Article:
Mount Everest: The panorama from the top

Back in 1989, Australian climber Roderick Mackenzie become the 271st person to reach the summit of Mt. Everest. While up there, he captured a 360 degree panorama of the view from the top, which appears to be the only panorama ever captured up there.

Steven Ho stumbled upon that panorama recently and thought it would be great to compare the panorama to the always-improving terrain of Google Earth. With that in mind, he created an excellent page that uses the Google Earth Plug-in to change your view as you browse around the panorama. It works great!


To learn more about what he’s done and to try it for yourself, visit Steven’s blog. Click the panorama image at the top of the text to enter the panorama/plug-in page. Once you’re inside of it, simply drag the top image around to view any particular area, and the bottom image will stay in sync automatically.

Google Earth: Outreach Developer Grants Program

Over the years, the Google Earth Outreach team has seen hundreds of maps that nonprofits are using to change the world for the better. We’ve also talked to just as many nonprofits who have a great idea for a map they want to create, but don’t have people on their team with enough technical skills to create it.

Today, we’re excited to announce the Google Earth Outreach Developer Grants program, supporting selected projects from eligible nonprofit organizations that are using Google’s mapping technologies in novel, innovative ways to make the world a better place.

Through this program, non-profit organizations from all over the world will have an opportunity to receive up to $20,000 that will help turn their mapping ideas to support their causes into a reality. Numerous nonprofits have already used Google Earth to raise awareness about an issue or cause that demonstrate innovation and creativity. The US Holocaust Memorial Museum and partners created the Crisis in Darfur Google Earth layer, which utilized Google Earth’s high-resolution satellite imagery to document the burning of villages, destruction of communities and livelihoods as a result of the genocide in Sudan. The presentation of refugee stories and testimonials in a map visualization brought 26 times the usual number of visitors to the USHMM’s “How Can I Help?” section of the website.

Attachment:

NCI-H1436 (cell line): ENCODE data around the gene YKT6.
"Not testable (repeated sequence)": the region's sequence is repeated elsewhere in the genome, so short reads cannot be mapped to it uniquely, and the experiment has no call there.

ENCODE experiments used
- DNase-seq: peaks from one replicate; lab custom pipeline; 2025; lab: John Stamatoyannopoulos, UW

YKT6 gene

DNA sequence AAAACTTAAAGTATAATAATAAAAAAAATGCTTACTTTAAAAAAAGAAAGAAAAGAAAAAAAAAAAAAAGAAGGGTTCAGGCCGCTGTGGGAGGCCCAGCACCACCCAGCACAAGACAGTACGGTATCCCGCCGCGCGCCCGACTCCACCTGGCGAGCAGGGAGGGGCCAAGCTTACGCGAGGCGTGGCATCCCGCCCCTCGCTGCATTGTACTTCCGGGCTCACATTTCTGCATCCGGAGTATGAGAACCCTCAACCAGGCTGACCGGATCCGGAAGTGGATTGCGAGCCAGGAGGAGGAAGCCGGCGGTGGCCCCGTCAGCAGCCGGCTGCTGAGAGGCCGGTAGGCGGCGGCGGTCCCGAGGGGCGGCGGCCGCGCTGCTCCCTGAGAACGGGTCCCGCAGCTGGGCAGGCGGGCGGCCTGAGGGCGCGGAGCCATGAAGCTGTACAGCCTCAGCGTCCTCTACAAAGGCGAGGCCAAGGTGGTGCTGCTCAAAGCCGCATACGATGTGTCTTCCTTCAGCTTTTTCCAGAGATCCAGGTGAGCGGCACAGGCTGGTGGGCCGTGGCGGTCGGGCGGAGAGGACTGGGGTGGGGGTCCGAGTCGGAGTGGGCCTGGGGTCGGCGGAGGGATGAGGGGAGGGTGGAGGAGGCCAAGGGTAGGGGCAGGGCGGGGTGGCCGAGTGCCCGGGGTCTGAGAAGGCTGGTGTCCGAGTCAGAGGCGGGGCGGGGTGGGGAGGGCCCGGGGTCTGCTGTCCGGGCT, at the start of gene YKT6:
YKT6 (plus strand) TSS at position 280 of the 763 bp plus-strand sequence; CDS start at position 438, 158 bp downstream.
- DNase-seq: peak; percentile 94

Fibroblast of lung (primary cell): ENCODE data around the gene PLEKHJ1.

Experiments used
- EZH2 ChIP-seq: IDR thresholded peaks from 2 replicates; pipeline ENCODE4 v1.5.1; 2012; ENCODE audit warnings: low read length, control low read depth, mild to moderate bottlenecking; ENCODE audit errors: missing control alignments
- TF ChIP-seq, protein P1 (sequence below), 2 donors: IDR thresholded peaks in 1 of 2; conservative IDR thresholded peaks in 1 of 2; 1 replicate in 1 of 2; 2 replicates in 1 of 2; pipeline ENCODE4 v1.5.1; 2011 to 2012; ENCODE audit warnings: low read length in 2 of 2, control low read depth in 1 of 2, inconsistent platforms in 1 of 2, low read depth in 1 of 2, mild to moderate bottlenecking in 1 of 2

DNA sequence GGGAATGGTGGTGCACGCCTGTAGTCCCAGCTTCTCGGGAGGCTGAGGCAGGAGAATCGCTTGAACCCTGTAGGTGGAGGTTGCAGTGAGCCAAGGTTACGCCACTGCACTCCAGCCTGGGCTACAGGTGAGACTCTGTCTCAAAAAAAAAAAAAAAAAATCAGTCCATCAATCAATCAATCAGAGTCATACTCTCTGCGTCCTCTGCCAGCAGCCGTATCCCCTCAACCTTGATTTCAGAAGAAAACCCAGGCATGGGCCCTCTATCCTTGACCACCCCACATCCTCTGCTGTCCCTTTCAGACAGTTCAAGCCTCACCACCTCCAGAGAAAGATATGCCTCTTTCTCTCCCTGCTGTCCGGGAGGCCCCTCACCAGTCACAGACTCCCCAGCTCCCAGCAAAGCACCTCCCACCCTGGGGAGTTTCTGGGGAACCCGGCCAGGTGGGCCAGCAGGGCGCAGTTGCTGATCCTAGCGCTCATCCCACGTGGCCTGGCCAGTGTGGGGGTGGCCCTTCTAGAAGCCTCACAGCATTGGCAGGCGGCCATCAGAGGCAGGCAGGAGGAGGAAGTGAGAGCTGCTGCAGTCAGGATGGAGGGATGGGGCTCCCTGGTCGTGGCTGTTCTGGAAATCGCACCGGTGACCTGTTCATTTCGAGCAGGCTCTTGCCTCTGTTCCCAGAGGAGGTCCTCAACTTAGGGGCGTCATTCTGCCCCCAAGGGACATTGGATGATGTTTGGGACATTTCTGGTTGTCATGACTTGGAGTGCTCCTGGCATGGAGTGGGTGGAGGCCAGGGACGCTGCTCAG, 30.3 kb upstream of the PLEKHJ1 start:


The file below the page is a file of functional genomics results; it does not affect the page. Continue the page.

Charity:Water uses the Google Maps API to show donors precisely where the money they contributed was allocated. After donating, donors receive geographic coordinates to view the location of a well to which they’ve contributed, and they can also view pictures of people accessing clean drinking water as a result of their contribution.

Applications to the Google Earth Outreach Developer Grants program will be accepted until May 26, 2011. More details of the program, project requirements and eligibility can be found on the Google Earth Outreach Developer Grants page.

Google Earth resources for the Japanese Earthquake

As I’m sure you’ve heard, Japan was hit this morning by a massive earthquake and subsequent tsunami. There are already a variety of Earth/Maps-related resources to provide information about the quake, and we’ll summarize them here.

The first is Google’s People Finder, a tool that they provide in these types of situations. You can also visit their Crisis Response page for much more information.

Next is also a Google Map showing the location of temporary shelters that have been set up in Japan.


Next is this Google Gadget, which uses the Google Earth plug-in to show real-time earthquake information world-wide.


Next is a map showing earthquake-related Tweets from Japan.


Lastly we have a collection of maps from the US Geological Survey that gives a lot more information about the quake and tsunamis.


If you have more sources of useful geo-related data about the quake, please leave a comment and let us know.